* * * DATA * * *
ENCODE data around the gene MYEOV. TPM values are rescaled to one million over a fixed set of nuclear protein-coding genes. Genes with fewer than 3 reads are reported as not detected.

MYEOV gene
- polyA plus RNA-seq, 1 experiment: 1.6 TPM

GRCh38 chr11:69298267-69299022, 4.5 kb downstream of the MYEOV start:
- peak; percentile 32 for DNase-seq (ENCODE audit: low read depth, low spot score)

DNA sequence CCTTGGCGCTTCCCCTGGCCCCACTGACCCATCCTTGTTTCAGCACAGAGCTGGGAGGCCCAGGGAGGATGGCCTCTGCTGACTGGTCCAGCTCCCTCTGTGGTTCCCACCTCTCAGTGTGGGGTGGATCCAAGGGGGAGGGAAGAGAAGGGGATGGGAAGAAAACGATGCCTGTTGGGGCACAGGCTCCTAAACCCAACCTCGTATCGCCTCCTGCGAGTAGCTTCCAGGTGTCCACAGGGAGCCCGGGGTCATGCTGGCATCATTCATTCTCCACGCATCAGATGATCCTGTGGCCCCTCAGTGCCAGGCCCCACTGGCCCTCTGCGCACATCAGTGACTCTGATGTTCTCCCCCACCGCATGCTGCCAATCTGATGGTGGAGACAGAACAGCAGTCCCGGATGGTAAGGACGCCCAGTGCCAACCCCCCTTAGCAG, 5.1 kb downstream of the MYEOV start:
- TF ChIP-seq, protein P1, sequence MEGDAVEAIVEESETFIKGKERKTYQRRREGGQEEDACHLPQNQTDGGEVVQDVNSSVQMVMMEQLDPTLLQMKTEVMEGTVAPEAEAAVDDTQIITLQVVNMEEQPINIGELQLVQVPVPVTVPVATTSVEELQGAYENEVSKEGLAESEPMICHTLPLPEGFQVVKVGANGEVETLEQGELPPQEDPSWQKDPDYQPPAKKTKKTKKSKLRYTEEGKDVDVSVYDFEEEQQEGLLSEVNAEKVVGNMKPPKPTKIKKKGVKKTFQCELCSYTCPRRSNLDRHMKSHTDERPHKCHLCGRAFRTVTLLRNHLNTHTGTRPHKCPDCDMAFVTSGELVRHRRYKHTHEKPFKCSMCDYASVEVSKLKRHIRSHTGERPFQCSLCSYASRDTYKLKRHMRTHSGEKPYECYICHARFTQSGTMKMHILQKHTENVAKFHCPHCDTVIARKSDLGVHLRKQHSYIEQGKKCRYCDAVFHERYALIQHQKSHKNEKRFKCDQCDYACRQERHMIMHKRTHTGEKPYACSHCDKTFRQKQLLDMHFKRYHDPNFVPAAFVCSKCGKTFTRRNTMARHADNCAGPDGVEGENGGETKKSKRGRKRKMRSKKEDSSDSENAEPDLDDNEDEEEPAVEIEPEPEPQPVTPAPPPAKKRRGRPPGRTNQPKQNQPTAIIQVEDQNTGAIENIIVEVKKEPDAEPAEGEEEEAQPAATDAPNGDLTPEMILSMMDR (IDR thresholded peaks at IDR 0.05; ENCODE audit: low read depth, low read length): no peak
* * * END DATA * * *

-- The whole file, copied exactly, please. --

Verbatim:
ENCODE data around the gene MYEOV. TPM values are rescaled to one million over a fixed set of nuclear protein-coding genes. Genes with fewer than 3 reads are reported as not detected.

MYEOV gene
- polyA plus RNA-seq, 1 experiment: 1.6 TPM

GRCh38 chr11:69298267-69299022, 4.5 kb downstream of the MYEOV start:
- peak; percentile 32 for DNase-seq (ENCODE audit: low read depth, low spot score)

DNA sequence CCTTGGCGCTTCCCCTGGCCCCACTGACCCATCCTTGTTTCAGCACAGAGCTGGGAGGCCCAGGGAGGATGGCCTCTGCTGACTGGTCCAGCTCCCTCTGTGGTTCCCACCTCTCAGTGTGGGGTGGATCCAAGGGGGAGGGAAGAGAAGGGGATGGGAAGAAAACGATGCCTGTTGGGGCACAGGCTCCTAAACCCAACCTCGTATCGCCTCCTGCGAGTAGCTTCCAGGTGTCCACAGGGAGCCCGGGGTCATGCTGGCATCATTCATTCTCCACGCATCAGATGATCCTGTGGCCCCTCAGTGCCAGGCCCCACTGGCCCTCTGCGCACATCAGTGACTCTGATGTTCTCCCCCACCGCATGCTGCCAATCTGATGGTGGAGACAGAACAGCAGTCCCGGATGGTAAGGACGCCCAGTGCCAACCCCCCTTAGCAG, 5.1 kb downstream of the MYEOV start:
- TF ChIP-seq, protein P1, sequence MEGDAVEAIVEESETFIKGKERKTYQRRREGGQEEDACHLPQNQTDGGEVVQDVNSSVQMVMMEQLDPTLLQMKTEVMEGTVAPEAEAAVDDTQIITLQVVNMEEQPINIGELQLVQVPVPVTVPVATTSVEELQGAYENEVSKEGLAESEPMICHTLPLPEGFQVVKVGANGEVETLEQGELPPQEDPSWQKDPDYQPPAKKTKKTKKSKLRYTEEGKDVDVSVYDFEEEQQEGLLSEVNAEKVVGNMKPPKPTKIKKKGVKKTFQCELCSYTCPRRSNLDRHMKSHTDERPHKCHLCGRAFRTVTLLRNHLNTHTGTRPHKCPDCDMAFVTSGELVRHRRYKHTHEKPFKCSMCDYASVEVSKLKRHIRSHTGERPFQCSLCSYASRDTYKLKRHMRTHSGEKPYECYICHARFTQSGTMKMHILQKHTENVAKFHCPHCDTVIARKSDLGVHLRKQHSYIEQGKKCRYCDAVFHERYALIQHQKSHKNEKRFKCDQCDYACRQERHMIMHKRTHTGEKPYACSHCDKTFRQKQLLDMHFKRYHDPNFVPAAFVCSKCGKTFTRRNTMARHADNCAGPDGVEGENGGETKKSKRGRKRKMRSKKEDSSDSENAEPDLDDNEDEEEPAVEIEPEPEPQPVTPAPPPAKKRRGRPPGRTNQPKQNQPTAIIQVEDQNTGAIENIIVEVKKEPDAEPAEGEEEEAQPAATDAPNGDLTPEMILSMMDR (IDR thresholded peaks at IDR 0.05; ENCODE audit: low read depth, low read length): no peak